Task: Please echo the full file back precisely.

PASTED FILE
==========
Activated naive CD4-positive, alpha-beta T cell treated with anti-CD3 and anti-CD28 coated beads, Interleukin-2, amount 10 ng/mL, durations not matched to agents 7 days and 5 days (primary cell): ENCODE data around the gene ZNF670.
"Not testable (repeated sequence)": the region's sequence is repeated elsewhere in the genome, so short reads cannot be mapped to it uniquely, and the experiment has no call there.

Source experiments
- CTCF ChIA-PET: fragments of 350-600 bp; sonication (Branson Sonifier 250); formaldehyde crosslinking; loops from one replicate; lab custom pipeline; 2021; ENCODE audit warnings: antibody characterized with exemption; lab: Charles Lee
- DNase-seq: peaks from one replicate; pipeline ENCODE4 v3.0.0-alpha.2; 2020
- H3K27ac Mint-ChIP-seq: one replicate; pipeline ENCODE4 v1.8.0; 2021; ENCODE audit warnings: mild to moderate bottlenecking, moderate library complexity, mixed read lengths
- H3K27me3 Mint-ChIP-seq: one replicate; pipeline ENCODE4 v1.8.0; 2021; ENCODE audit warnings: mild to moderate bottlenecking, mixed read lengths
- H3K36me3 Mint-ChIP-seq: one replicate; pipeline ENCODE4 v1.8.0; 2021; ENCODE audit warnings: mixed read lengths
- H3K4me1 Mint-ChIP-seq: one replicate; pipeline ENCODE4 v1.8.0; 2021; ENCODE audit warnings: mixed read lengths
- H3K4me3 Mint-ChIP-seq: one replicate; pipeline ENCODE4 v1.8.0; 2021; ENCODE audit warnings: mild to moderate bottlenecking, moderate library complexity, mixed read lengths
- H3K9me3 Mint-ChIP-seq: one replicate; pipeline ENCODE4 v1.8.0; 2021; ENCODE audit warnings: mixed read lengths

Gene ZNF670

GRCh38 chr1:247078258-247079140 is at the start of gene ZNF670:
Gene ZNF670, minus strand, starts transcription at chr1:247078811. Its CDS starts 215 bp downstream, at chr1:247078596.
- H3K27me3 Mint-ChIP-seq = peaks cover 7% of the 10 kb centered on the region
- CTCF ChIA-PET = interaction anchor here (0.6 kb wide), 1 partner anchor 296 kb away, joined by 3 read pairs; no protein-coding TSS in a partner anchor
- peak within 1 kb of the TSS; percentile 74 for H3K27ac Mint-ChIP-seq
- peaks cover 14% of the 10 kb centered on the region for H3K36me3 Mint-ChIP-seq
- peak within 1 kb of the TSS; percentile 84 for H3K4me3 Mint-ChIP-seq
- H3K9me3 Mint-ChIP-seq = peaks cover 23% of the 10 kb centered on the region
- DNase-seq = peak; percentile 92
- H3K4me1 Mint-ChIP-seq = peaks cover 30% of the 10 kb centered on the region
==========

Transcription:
Activated naive CD4-positive, alpha-beta T cell treated with anti-CD3 and anti-CD28 coated beads, Interleukin-2, amount 10 ng/mL, durations not matched to agents 7 days and 5 days (primary cell): ENCODE data around the gene ZNF670.
"Not testable (repeated sequence)": the region's sequence is repeated elsewhere in the genome, so short reads cannot be mapped to it uniquely, and the experiment has no call there.

Source experiments
- CTCF ChIA-PET: fragments of 350-600 bp; sonication (Branson Sonifier 250); formaldehyde crosslinking; loops from one replicate; lab custom pipeline; 2021; ENCODE audit warnings: antibody characterized with exemption; lab: Charles Lee
- DNase-seq: peaks from one replicate; pipeline ENCODE4 v3.0.0-alpha.2; 2020
- H3K27ac Mint-ChIP-seq: one replicate; pipeline ENCODE4 v1.8.0; 2021; ENCODE audit warnings: mild to moderate bottlenecking, moderate library complexity, mixed read lengths
- H3K27me3 Mint-ChIP-seq: one replicate; pipeline ENCODE4 v1.8.0; 2021; ENCODE audit warnings: mild to moderate bottlenecking, mixed read lengths
- H3K36me3 Mint-ChIP-seq: one replicate; pipeline ENCODE4 v1.8.0; 2021; ENCODE audit warnings: mixed read lengths
- H3K4me1 Mint-ChIP-seq: one replicate; pipeline ENCODE4 v1.8.0; 2021; ENCODE audit warnings: mixed read lengths
- H3K4me3 Mint-ChIP-seq: one replicate; pipeline ENCODE4 v1.8.0; 2021; ENCODE audit warnings: mild to moderate bottlenecking, moderate library complexity, mixed read lengths
- H3K9me3 Mint-ChIP-seq: one replicate; pipeline ENCODE4 v1.8.0; 2021; ENCODE audit warnings: mixed read lengths

Gene ZNF670

GRCh38 chr1:247078258-247079140 is at the start of gene ZNF670:
Gene ZNF670, minus strand, starts transcription at chr1:247078811. Its CDS starts 215 bp downstream, at chr1:247078596.
- H3K27me3 Mint-ChIP-seq = peaks cover 7% of the 10 kb centered on the region
- CTCF ChIA-PET = interaction anchor here (0.6 kb wide), 1 partner anchor 296 kb away, joined by 3 read pairs; no protein-coding TSS in a partner anchor
- peak within 1 kb of the TSS; percentile 74 for H3K27ac Mint-ChIP-seq
- peaks cover 14% of the 10 kb centered on the region for H3K36me3 Mint-ChIP-seq
- peak within 1 kb of the TSS; percentile 84 for H3K4me3 Mint-ChIP-seq
- H3K9me3 Mint-ChIP-seq = peaks cover 23% of the 10 kb centered on the region
- DNase-seq = peak; percentile 92
- H3K4me1 Mint-ChIP-seq = peaks cover 30% of the 10 kb centered on the region